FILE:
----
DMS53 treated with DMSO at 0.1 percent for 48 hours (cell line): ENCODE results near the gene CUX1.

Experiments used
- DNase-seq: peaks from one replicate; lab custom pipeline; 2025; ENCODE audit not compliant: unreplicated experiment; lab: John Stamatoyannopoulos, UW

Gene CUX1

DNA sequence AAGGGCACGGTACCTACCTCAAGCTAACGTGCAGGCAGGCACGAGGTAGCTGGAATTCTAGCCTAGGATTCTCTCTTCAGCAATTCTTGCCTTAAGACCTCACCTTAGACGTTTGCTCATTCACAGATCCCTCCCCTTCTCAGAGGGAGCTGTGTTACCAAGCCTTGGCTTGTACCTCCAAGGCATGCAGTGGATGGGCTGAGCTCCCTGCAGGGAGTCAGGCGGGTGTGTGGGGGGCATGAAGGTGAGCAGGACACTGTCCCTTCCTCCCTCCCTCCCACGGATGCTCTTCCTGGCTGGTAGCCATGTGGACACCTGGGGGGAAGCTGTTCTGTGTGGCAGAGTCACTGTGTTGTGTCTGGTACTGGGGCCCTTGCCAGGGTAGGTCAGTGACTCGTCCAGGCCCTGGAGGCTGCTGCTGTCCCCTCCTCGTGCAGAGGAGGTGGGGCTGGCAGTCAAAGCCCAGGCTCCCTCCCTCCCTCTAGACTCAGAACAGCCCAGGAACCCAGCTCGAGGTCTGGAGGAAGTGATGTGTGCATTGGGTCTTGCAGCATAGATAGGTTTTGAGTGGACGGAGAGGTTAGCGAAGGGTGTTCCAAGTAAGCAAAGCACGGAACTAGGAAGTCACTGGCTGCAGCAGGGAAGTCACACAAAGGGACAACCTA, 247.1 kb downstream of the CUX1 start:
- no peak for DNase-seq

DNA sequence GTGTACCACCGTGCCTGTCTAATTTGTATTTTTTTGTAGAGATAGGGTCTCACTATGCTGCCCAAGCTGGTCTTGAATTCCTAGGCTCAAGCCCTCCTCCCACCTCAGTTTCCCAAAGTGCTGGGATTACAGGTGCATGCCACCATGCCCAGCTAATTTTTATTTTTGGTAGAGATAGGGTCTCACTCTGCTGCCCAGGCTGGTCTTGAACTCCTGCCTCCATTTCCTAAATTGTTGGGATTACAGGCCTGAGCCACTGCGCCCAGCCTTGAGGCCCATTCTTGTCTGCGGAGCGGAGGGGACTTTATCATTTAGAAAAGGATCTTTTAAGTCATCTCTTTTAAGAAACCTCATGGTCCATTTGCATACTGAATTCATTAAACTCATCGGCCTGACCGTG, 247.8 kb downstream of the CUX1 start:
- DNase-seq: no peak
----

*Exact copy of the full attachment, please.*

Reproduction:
DMS53 treated with DMSO at 0.1 percent for 48 hours (cell line): ENCODE results near the gene CUX1.

Experiments used
- DNase-seq: peaks from one replicate; lab custom pipeline; 2025; ENCODE audit not compliant: unreplicated experiment; lab: John Stamatoyannopoulos, UW

Gene CUX1

DNA sequence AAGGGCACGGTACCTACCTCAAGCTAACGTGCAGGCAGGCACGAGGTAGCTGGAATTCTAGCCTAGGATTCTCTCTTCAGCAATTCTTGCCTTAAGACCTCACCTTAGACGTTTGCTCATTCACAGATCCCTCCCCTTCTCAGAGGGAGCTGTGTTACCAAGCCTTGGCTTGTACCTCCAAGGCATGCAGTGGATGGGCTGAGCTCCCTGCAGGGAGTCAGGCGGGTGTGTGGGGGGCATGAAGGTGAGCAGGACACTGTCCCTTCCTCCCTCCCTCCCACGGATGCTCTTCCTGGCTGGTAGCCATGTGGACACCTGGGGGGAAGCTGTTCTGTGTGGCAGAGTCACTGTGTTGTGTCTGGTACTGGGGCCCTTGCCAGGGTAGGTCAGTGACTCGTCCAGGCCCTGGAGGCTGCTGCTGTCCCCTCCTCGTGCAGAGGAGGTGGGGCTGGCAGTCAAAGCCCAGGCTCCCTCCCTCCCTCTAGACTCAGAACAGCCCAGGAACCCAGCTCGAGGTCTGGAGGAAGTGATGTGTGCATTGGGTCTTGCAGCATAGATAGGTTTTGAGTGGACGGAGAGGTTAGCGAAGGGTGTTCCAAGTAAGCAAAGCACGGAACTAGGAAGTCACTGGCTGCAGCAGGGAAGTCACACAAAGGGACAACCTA, 247.1 kb downstream of the CUX1 start:
- no peak for DNase-seq

DNA sequence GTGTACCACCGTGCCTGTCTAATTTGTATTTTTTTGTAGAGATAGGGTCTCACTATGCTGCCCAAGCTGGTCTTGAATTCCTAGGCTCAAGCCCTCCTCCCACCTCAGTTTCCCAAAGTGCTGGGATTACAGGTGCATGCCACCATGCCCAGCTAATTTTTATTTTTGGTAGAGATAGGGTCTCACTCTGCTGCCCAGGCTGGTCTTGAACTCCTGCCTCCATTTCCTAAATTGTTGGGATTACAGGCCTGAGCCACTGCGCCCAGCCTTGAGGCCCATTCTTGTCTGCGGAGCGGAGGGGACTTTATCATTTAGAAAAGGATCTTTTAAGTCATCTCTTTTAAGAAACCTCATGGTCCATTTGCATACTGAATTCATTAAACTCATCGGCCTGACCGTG, 247.8 kb downstream of the CUX1 start:
- DNase-seq: no peak